When a funeral director raised his concerns at a Grey Power meeting about how death certificates omitted the names of children who had died before their parents, it struck a chord with Jo Schneebeli of Whangamatā.
"Adrian Catran told us that day back in 2012, and it rang alarm bells for me. I've lost two daughters, and the thought that they wouldn't be acknowledged was horrific."
Schneebeli's husband Dick died before the couple lost their two daughters, Vicky and Keri. They have a living child, Scott.
What she and many others did not realise because so many people use the services of a funeral director to register a death, is that children who die before their parents were not named on their parents' death certificate.
Registrations of a death must be received by Births, Deaths and Marriages within three working days of a burial or cremation. The form must include information about the person who died, their relationship status, how they died, when and where they were buried or cremated and the names of their own parents and their children.
However, only the names of their living children appear on the Death Certificate.
"It felt as if my two girls hadn't mattered," Schneebeli said.
"I thought 'no this isn't right, it has to be fixed'."
Because her husband had died before her girls died, it would appear as though they were her husband's daughters, while she only had a son.
"Somebody researching our family would say 'how come he had three children and Jo only had one?'"
Schneebeli wrote a letter, but her campaigning got no traction with the Minister of Internal Affairs at the time, Chris Tremain, or Peter Dunne after him. She tried to use the help of Grey Power, as she was president of the Whangamatā branch at the time, and while this organisation raised it on an advocacy visit to the Beehive, still nothing happened.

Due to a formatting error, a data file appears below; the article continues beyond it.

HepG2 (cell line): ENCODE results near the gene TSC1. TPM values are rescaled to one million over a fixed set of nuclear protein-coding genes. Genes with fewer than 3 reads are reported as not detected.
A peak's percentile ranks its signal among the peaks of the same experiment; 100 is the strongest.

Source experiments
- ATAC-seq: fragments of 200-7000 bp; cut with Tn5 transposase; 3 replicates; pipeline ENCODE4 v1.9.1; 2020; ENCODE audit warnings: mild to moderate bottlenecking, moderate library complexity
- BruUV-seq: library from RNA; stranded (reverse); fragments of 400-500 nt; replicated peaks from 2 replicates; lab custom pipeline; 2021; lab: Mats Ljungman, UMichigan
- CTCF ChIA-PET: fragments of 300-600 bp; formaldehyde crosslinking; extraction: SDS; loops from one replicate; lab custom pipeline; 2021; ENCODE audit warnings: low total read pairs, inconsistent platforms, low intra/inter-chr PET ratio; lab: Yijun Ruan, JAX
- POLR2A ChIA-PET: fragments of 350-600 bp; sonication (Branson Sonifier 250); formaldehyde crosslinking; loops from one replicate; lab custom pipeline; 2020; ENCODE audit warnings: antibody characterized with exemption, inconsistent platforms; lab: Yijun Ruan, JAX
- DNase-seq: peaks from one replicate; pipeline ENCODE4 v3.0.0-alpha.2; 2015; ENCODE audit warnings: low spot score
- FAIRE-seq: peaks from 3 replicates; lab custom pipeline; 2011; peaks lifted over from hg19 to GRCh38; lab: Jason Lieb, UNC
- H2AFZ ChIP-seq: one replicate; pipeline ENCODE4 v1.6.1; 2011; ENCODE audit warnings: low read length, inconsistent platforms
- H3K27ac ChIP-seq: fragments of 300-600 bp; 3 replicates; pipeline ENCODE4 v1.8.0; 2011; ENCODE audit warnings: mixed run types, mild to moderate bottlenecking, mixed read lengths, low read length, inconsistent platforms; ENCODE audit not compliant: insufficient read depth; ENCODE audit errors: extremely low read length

"The initial response from my first letter to the Registrar of Births Deaths and Marriages in 2012, was that the Department of Internal Affairs might be guided by public support to address an actual issue. It was at this stage I approached Scott Simpson for help as I knew that people just were totally unaware of the current situation and that was what I needed to address to progress the issue from the Registrar's response to my letter. I kept up the letters, drawing on Scott's parliamentary contacts.
"Only eight weeks ago, it all somehow came to the attention of Minister Tracey Martin, who contacted Jo to tell her she wanted to progress the issue I had raised with the death certificates.
"Over the years the Government hasn't done anything, and then finally, [Minister] Tracey Martin picked it up, she said 'this has to change' — and change it has."
Martin was first elected to Parliament as a New Zealand First list MP based in Warkworth, in 2011, having spent the majority of her pre-parliament time on parent-based fundraising and volunteer committees in that area.
Her recent member's bill, Social Services (Orphans and Unsupported Children's Clothing Allowance) Amendment Bill, passed with unanimous support at first reading and returned to the House from select committee with a recommendation that it pass into law.
Last week Jo was presented with a framed copy of the Order in Council amending the Births, Deaths and Marriages regulations and Tracey Martin and Scott Simpson visited her home.
"I had no idea until Tracey arrived here that it was all 'done and dusted' so to speak — it only required a change of regulation not a change of law. It's all been quite overwhelming and emotional, and my phone has been red-hot with people saying they just didn't know.
"It's very special," she said. "Finally, after six years, a Minister of Internal Affairs was empathetic enough to look into it. Such a fantastic response for all those families out there that this has affected over the years."